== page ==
The groundswell against driven grouse-shooting comes amid reports of continued raptor persecution on shooting estates, and raised awareness of the environmental damage and negative wildlife conservation issues  linked to intensively managed grouse moorlands.

Claims by the shooting industry that the ‘management’ of grouse moors helps other bird species have also been questioned. (See the British Trust for Ornithology statement)

Mark McCormick, Head of Campaigns for the League Against Cruel Sports said:  “The momentum against driven grouse shooting is unstoppable.  We are delighted that the petition has now reached the magic 100,000 signatures needed for a Parliamentary debate.

“The public recognises that the collateral damage from this minority ‘sport’ based on blasting live birds out of the sky is unacceptable. Raptors are being persecuted and Hen Harriers are facing extinction in England.  Intensive management of the grouse moors are implicated in environmental damage, devastating floods and wildlife obliteration.

“It’s high time a light was shone on the negative impacts of driven grouse shooting. We know that a Parliamentary debate isn’t guaranteed, but the amount of public concern, the number of experts speaking against grouse shooting and the growing evidence  of wildlife persecution surely means that a fair debate must be held as a matter of urgency.”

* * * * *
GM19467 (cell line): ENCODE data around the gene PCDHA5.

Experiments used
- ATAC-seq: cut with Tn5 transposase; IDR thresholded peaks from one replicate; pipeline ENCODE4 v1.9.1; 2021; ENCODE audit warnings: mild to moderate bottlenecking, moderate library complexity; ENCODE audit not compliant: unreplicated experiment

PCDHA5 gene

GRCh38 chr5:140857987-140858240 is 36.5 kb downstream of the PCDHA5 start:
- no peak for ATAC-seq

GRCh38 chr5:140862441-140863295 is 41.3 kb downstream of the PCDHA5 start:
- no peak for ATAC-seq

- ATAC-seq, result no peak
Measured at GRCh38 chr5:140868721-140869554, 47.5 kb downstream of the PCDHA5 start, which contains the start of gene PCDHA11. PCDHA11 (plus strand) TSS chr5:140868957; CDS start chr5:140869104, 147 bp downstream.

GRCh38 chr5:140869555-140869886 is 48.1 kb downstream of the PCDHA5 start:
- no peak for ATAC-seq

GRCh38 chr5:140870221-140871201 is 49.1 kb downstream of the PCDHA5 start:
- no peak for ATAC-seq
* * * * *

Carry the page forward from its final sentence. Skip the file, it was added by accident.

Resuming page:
Mark Avery, conservation expert and e-petition sponsor said:  “I'm thrilled that people across the UK have responded to the call to get a debate in the Westminster parliament over the future of driven grouse shooting.

Comment by Chris on August 31, 2016 at 9:48pm

A county I lived in had a great program for sterilizing cats. The local community allowed tax dollars to sterilize ferril cats. They would trap cats, sterilize them, clip their ears and release them back to the point of pick up after they healed from the surgery.

There wasn't a program for that where I lived. There were many ferril cats. One had a couple litters. Me and my G/F kept trying to find the kitens homes. The ferril, who had a broken hip came up to us offering her last kitten. The others must have died of starvation and hypothermia. The temperature dropped to -20F. My G/F still has that cat. I trapped the ferril and took her to a Vet to have her sterilized (Fixed). After I brought her home to heal, where she hid for three, or four months before making friends with me. After that I wasn't able to put her out into the harsh conditions of the wild.